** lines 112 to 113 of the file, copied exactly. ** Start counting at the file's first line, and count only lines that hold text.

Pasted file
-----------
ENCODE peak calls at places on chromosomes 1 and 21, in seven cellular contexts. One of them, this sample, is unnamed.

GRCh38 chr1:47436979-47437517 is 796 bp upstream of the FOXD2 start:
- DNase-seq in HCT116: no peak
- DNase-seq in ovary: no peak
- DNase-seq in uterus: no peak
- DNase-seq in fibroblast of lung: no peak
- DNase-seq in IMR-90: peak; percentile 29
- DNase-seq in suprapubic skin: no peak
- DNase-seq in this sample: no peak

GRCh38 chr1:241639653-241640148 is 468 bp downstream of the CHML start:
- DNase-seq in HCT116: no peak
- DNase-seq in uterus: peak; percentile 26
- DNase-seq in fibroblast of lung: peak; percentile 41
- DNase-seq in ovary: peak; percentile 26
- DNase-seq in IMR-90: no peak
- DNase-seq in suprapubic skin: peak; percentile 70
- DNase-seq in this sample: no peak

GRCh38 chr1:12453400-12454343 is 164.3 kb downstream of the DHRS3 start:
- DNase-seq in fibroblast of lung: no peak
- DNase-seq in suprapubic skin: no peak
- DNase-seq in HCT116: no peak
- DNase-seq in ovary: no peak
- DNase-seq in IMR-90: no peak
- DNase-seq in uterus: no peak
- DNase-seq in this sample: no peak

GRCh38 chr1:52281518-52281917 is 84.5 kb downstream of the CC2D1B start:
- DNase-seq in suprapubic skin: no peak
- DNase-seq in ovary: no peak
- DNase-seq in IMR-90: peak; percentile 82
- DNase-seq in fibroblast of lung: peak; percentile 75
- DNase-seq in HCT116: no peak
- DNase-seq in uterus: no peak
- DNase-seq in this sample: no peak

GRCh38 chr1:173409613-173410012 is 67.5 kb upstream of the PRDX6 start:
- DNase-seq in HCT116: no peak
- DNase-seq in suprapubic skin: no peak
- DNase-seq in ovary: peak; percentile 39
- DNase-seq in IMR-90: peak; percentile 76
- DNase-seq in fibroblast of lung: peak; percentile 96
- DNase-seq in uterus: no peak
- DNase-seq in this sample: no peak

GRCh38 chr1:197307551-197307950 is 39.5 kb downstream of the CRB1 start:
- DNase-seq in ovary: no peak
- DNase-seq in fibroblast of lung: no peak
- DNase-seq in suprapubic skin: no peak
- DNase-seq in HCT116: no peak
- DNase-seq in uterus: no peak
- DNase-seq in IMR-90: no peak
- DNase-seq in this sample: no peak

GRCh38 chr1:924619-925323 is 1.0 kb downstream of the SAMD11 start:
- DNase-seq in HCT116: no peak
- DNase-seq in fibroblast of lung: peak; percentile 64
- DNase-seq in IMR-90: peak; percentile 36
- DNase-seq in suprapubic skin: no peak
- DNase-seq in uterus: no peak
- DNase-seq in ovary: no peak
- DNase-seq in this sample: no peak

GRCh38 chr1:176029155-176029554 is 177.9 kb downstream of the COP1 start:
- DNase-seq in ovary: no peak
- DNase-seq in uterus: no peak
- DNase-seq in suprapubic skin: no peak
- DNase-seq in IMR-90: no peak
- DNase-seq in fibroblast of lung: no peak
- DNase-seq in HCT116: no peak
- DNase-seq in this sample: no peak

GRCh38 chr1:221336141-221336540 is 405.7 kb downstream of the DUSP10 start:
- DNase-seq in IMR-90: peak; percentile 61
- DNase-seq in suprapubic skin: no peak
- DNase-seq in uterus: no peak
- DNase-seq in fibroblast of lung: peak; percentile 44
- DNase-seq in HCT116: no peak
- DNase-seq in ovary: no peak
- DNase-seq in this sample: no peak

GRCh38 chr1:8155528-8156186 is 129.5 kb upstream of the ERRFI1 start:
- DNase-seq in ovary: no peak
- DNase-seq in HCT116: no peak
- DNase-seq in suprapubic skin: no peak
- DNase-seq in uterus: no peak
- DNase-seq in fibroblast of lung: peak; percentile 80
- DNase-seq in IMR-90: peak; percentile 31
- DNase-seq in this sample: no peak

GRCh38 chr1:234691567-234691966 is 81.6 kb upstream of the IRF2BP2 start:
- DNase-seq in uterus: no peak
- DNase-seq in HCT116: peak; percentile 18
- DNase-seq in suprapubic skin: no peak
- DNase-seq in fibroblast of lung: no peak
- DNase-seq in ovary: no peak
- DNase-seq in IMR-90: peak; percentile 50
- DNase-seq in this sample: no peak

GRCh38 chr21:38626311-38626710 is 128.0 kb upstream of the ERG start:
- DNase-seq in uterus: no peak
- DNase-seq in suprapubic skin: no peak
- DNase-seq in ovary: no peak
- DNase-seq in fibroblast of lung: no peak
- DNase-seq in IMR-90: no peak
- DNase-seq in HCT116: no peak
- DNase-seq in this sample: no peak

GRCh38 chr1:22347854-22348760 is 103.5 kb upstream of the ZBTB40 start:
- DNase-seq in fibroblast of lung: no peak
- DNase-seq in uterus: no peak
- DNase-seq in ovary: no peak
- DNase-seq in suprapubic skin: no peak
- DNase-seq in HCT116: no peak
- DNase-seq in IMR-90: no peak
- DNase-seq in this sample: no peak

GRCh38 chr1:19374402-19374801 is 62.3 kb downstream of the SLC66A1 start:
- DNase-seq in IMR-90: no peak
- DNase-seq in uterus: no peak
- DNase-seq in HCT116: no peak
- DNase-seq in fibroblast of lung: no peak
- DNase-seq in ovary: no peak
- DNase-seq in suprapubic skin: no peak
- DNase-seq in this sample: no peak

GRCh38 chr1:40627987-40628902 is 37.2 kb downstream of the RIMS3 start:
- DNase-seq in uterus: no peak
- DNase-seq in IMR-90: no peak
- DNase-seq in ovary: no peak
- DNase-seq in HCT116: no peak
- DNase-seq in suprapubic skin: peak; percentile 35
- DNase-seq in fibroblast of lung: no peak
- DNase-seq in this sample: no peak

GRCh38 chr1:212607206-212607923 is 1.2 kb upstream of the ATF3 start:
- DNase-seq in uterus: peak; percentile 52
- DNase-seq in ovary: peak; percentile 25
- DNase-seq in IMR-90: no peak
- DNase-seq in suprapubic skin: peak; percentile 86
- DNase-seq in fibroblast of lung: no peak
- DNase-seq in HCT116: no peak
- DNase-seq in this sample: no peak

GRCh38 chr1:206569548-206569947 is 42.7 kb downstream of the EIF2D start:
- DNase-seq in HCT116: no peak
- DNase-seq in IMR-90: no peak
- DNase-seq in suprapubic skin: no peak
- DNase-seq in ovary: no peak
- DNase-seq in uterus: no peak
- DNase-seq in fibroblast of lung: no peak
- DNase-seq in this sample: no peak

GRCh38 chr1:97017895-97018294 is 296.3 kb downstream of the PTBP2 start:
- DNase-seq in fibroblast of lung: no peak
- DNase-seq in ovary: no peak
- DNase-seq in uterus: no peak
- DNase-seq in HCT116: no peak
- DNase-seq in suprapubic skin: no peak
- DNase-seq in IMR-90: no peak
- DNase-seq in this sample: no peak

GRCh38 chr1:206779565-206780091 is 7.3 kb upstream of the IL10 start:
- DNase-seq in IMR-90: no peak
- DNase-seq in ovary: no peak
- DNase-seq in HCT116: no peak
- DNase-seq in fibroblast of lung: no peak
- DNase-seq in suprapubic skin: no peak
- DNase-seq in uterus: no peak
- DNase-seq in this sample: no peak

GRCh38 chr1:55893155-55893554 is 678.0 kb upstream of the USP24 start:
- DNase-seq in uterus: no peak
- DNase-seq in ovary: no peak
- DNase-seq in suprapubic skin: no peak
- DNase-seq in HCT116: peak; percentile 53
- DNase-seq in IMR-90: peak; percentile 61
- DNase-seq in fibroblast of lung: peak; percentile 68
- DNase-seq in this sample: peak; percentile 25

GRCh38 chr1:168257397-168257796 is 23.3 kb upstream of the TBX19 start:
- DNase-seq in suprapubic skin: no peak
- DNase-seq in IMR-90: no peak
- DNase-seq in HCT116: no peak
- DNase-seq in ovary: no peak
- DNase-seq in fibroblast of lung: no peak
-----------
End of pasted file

- DNase-seq in suprapubic skin: no peak
- DNase-seq in this sample: no peak